I am convinced that all my assumption and claims are wrong or invalid. I understand the fallacy and lack of strong evidence in my arguments.
I appreciate everyone, for their comments to convince me, and at the same time, I apologise for wasting your valuable time.
I understand that randomness is the essence of this universe and everything couldn't have a reason behind it.

Once again I apologise for my ignorance.

chimp3's picture
The Almighty : "I understand

The Almighty : "I understand that randomness is the essence of this universe and everything couldn't have a reason behind it."

I do not think anyone implied that there were not reasons for events. Your original premise was that every event had been predetermined at the time of the Big Bang . Every event. Your argument was a claim about fate. Not laws or possibilities. You end your claim about fate by conceding randomness. Yet I do not remember anyone else claiming randomness was the only other possibility. Perhaps as one variable but not the only variable. So your concession is yet another fallacy.

Sir Random's picture
"I understand that randomness

"I understand that randomness is the essence of this universe and everything couldn't have a reason behind it."

*Raises his eyebrow*

Nyarlathotep's picture
I promised earlier in this

I promised earlier in this thread to post some stuff from the IBM 5 qbit computer. Below is a link to the experiments I ran at 0, 45, 90, 135, and 180 degrees. Below each outcome is the quantum circuit I constructed to implement the experiment. The pink needle symbol at the end just means preform a measurement. The orange "T" represents a 45 degree rotation (so the 90 degree rotation is just two of these, for example). The blue H's I won't discuss at this point as I'm try to keep this simple. Some things to notice:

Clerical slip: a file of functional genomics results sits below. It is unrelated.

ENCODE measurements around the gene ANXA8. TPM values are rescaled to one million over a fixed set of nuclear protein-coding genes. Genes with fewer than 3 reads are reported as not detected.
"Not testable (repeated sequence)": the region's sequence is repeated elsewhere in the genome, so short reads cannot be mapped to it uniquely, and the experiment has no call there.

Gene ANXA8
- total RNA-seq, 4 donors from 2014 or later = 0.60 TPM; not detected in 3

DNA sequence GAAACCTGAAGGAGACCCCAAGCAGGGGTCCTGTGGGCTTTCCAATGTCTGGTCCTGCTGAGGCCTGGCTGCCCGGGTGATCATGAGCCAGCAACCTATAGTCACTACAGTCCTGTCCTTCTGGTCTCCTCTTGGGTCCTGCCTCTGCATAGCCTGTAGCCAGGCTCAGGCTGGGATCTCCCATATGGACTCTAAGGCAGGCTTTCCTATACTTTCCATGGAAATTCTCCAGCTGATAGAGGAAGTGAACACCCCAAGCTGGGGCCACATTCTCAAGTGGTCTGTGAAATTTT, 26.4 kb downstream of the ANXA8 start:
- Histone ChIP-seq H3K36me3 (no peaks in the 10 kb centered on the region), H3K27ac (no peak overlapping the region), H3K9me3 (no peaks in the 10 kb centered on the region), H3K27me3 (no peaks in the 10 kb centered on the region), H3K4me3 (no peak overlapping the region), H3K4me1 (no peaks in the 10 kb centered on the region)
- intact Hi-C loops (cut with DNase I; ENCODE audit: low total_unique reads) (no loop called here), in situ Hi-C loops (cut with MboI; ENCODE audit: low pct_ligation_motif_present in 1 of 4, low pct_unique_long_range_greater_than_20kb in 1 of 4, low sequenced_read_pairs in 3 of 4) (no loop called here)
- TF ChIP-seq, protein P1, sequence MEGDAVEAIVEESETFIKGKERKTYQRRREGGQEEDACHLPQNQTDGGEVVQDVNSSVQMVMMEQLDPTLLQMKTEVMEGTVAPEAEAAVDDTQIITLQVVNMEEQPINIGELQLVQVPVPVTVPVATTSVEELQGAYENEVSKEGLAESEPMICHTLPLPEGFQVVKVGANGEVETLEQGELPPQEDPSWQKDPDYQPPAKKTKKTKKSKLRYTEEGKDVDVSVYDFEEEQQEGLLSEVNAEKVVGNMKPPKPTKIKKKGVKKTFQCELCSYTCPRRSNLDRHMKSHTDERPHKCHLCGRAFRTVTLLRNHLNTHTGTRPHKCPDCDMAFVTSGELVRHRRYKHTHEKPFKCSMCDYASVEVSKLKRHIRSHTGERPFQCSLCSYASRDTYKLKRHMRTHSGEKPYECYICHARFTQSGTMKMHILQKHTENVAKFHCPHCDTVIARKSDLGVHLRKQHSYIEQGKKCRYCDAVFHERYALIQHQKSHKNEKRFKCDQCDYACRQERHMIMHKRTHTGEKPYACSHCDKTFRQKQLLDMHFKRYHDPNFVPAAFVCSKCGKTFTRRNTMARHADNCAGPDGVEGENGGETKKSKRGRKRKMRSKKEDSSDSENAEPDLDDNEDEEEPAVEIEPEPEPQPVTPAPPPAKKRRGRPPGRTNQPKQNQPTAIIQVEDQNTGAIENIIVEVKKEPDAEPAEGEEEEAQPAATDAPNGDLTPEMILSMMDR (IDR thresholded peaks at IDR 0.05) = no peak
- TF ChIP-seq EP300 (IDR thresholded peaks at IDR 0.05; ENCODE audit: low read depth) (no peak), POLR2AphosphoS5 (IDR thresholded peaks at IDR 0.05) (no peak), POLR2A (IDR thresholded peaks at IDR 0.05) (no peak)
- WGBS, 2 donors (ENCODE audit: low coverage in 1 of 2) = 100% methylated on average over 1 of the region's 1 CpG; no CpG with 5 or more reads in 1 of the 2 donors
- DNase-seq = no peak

1) No matter what angle is input, the outcome is either 0 or 1 (0 means 0 degrees, 1 means 180 degrees).

2) Each experiment is run 1024 times, so the results we are seeing is the distribution of outcomes. So a result of 0.52 means 52% of the time we got the result in question.

3) The system is always started in the state |0> which is just a fancy way of saying it starts at 0 degrees.

4) You might notice some small errors in the range of about 2%, (very obvious on the last experiment at 180 degrees). These happen because the system is not perfectly cold (and other real world problems). The average temperature of the processor unit is about 0.02 degrees above absolute zero, but even this is warm enough to get disrupt the experiment a little. An interesting side note: the colder and colder you make the experiment, the closer and closer it comes to our idealized prediction of pure randomness.

PS: if you are interested, it is totally free, just have to make an account. It's fun!

Sapporo's picture
I think that everything is

I think that everything is determined by natural laws and is thus not random, but I do not think that should give the justification to act irresponsibly. This may seem absurd, but my rationale is that we are subjective beings and at least have the illusion of free will.

MCDennis's picture
You are demonstrating cause

You are demonstrating cause and effect --- not fate

Samhain's picture
This thread is over 4 years

This thread is over 4 years old and probably no one cares but as much I hate to agree with the OP, since he is a religious troll, his claim about "fate" actually has scientific roots. According to the block universe theory, which is strongly supported by Einstein's relativity and accepted by most physicists, all of time past present future exists simultaneously and only our brains perceive it like it's flowing.